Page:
Using Facebook to send attendee engagement soaring
The days when people thought Facebook is just a fad amongst “youngsters” are long gone.
Now you’d be hard-pressed to find anyone who hasn’t used Facebook for something, whether it’s to see what their child has posted, to rant about the worst customer service ever – or to create an event page for their next event to grow attendee lists, engage with attendees pre-event, and tailor sessions to a specific audience.
Facebook does not restrict the number of characters you can use, unlike Twitter, which limits what you can say to 140 characters—which is not particularly useful when it comes to organising events or meetings.
On Facebook you can write what you want, accompany your post with a picture or video, and tag individuals. This ability, combined with the Facebook events page, means you can create a designated page containing as much information as needed, provide regular updates, and target your message to confirmed attendees.
This is all very public however — perfect for when you want to alert everyone about something related to your event. But sometimes you might want to relay important information to specific individuals: perhaps to tell a specific brand’s marketing manager about relevant products that will be exhibited at the event; or to reply to a query about wheelchair access from an attendee.
While email is the traditional method for these kinds of queries, now someone who signs up to attend an event on Facebook is likely to send an enquiry to the event page creator, or the business page, using Facebook Messenger.
Having the ability to immediately answer on Facebook means that you’re able to instantly deal with any queries that come in, check they’ve been received, and know that your attendees have the information they need.
Here are some actionable ways you can engage with your audience via Facebook:
1. Gather questions. Rather than leaving time at the end of your meeting for Q&As and having it overrun massively (leaving attendee’s disgruntled that they didn’t leave on time—or disappointed they couldn’t ask their question) or finishing early because no one wants to ask a question in front of everyone else, Facebook allows you to line up your questions ahead of time.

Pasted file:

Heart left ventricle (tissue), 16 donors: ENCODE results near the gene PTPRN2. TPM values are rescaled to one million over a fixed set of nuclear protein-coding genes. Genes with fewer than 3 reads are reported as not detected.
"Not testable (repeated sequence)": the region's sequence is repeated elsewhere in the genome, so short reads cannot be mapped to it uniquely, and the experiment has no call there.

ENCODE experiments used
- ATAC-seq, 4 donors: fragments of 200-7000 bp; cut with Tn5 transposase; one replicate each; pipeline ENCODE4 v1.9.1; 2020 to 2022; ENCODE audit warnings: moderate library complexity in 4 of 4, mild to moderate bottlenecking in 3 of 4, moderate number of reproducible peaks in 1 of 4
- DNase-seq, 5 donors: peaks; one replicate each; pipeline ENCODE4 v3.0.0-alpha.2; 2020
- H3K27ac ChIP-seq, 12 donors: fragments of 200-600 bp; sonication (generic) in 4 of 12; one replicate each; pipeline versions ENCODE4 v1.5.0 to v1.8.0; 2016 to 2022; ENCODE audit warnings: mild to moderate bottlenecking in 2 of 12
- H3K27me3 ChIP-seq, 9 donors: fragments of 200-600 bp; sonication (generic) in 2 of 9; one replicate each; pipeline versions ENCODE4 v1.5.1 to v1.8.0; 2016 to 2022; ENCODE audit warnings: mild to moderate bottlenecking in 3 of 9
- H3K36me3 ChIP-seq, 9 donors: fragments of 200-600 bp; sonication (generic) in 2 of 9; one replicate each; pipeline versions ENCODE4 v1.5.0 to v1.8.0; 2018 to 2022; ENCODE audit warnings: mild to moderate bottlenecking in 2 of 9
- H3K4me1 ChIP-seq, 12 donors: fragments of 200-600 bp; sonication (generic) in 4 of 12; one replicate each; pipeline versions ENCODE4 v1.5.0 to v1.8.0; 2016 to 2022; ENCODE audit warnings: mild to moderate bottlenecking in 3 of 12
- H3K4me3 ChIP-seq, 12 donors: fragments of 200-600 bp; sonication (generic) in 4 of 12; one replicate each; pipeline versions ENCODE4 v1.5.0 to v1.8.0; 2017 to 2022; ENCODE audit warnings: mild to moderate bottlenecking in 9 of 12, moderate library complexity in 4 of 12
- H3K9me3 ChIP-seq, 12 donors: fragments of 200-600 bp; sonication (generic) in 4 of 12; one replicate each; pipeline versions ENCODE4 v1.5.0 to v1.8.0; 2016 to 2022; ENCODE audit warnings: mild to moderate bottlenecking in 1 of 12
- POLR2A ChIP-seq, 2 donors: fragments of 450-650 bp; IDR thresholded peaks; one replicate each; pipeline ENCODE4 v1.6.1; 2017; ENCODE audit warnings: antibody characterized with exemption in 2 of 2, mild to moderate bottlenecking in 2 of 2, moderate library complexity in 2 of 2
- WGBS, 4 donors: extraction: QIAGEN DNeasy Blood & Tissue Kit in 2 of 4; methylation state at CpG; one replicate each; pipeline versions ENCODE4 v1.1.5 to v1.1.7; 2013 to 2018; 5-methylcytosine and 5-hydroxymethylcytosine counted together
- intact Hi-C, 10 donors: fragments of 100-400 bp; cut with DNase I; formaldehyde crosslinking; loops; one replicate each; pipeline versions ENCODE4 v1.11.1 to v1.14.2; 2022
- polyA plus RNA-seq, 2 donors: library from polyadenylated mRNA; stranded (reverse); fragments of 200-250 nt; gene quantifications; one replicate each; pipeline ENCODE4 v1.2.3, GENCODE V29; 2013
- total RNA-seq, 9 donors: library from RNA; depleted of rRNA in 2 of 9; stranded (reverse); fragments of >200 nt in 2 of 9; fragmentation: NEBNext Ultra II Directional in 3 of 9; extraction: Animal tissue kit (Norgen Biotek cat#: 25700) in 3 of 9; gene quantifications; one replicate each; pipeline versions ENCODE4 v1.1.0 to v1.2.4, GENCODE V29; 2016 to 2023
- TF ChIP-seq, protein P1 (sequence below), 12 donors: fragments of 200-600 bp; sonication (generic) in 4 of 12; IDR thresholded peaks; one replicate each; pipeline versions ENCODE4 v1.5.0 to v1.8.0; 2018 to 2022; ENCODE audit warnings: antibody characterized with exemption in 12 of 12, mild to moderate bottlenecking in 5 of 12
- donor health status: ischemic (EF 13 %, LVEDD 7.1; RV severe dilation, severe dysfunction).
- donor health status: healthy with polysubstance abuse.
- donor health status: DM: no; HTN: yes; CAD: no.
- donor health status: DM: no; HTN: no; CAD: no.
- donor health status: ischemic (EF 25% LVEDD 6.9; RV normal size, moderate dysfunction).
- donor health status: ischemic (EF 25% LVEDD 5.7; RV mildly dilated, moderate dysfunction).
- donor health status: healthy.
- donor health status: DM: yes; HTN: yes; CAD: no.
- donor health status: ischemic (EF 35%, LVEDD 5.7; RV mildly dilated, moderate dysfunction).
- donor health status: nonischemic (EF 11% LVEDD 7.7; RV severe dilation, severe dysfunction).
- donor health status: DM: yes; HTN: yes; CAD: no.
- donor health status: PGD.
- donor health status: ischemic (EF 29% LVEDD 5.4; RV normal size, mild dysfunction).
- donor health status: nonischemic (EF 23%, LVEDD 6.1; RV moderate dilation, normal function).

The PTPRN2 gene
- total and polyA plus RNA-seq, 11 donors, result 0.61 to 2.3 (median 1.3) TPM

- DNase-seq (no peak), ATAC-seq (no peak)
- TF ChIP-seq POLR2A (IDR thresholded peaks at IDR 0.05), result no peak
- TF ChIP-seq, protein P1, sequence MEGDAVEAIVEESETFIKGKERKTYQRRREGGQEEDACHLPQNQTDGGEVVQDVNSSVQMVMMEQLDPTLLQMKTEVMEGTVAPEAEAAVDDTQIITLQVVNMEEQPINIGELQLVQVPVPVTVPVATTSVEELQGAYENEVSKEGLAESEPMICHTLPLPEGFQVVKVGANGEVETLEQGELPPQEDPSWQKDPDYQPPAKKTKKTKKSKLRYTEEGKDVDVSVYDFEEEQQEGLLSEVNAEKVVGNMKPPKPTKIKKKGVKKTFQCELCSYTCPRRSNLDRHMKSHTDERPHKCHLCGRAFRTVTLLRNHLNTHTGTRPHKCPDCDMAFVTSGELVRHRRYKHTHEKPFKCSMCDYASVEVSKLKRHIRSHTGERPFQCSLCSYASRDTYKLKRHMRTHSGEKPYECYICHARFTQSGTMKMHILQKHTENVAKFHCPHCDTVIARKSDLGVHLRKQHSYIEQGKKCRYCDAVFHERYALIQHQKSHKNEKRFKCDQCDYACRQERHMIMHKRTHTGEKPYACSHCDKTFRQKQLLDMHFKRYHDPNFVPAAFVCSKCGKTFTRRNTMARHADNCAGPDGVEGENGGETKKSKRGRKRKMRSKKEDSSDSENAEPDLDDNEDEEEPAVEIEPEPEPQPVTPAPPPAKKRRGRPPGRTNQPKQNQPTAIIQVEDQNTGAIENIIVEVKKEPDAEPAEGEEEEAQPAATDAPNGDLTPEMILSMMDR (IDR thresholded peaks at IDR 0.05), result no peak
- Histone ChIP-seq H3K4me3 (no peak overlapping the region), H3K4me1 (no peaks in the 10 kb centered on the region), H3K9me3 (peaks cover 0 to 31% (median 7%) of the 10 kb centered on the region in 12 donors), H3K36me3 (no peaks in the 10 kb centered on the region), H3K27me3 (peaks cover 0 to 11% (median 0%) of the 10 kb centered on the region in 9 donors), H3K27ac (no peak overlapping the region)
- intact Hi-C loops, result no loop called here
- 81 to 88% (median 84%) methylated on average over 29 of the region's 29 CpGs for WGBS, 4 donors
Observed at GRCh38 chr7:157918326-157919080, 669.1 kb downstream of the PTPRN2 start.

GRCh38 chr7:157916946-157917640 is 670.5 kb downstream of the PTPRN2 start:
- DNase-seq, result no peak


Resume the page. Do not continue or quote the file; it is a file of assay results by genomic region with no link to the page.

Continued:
Attendees will have more confidence asking online, and will take great pleasure in knowing you have personally researched their question, produced an answer, and addressed it in the meeting.
2. Tailor your sessions. Some may ask a question on your event page, but how do you know it’s important enough to warrant addressing on site, especially in large-scale events?
If that question receives a lot of likes and comments, you know it’s worth tailoring your content accordingly by opening the session with it, factoring related issues into the presentation, or alotting time for an open discussion about the issue.
3. Cut the fluff. When you can gather questions ahead of time and tailor your presentations accordingly, you’re streamlining your meeting to cover the key points your audience most wants to know. And it also gives you a way to keep people from wandering off on a tangent when irrelevant questions crop up on site: Answer them on Facebook.
Other ways to save time: Create a video showing where to park cars, how to get to the main session rooms, and otherwise answer those frequently asked questions. Just direct people to your Facebook page to view the information (this also may score you an extra online attendee and an additional page “like”).
4. Build relationships. Just because someone has registered doesn’t mean they’re going to show up.
Sure, if you’re hosting an internal meeting with your subordinates, they have to show up—it’s their job. But it’s a different story if you’re hosting an event for local business owners or decision makers who could bump your event when something better comes along, or who might have responded positively on impulse and then forgot about the event.
You can use Facebook to build a relationship with everyone who says “yes.” Send them a personal message thanking them for registering. Post daily or weekly updates on your event page. Host Q&A sessions.
When you build a relationship with them, it makes it harder to forget your event.
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